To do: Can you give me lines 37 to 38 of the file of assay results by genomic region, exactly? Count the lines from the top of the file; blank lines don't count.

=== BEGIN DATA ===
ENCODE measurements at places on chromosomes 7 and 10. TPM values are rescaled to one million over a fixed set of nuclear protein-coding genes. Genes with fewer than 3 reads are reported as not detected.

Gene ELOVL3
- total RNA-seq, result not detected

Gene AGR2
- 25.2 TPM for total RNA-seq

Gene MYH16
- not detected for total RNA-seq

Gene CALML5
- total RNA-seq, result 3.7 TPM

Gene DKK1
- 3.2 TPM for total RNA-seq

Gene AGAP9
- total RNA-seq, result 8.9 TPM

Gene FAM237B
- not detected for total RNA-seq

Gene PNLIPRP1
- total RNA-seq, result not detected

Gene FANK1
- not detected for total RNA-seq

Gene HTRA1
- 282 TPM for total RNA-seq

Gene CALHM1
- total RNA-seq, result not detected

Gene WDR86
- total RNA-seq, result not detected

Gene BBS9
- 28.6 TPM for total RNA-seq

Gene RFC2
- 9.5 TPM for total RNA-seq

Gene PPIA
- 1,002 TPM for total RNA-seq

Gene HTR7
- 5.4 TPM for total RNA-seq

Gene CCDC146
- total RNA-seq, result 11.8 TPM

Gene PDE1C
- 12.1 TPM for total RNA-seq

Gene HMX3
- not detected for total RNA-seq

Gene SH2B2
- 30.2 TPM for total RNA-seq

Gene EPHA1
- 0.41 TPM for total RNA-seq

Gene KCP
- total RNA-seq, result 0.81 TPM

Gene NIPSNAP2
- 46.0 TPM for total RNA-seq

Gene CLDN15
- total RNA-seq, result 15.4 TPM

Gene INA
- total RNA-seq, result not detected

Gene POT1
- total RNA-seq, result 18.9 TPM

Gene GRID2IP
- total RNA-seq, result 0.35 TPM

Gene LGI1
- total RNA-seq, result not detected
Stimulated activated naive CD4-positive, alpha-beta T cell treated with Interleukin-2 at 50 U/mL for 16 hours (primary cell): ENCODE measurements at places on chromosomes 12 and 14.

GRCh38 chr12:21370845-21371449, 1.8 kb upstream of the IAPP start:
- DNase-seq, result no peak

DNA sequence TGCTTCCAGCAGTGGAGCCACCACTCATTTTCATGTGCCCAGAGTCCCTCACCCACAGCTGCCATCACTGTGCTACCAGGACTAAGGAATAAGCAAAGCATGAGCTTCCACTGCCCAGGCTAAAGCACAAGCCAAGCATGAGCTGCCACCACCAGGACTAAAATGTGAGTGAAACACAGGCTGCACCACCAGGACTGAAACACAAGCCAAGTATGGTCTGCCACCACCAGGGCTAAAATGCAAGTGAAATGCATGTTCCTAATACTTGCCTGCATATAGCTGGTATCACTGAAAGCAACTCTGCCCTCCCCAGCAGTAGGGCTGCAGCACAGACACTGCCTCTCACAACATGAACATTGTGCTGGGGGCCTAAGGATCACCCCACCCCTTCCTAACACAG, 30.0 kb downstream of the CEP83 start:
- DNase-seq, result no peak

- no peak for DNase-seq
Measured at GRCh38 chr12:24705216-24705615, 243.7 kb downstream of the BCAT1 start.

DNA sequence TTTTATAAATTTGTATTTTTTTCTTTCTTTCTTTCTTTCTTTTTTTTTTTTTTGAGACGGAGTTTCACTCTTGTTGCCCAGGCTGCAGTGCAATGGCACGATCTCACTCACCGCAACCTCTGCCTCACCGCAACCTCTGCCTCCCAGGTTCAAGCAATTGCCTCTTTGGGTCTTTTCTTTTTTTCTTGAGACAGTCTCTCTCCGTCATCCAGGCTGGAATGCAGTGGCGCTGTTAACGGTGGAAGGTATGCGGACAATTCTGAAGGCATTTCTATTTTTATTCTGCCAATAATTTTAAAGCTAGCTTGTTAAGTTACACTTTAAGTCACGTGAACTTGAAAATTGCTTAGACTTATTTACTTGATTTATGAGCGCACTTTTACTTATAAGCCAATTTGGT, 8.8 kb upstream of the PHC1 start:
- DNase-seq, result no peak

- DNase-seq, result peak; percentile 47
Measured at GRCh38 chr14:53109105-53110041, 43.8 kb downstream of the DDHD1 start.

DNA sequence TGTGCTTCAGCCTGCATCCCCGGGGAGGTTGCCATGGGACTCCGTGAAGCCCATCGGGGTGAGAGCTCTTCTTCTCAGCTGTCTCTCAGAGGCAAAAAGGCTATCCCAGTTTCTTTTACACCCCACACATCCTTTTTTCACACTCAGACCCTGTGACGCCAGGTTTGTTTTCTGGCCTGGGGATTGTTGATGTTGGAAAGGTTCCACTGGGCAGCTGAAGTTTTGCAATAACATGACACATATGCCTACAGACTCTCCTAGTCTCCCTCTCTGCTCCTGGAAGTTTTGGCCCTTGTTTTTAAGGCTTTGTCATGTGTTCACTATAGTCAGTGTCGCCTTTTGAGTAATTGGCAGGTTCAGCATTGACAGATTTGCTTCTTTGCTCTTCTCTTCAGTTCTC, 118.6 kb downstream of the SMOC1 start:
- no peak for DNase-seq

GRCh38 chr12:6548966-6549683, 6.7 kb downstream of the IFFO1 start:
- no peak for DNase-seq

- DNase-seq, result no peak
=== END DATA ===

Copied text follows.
- 12.1 TPM for total RNA-seq

Gene HMX3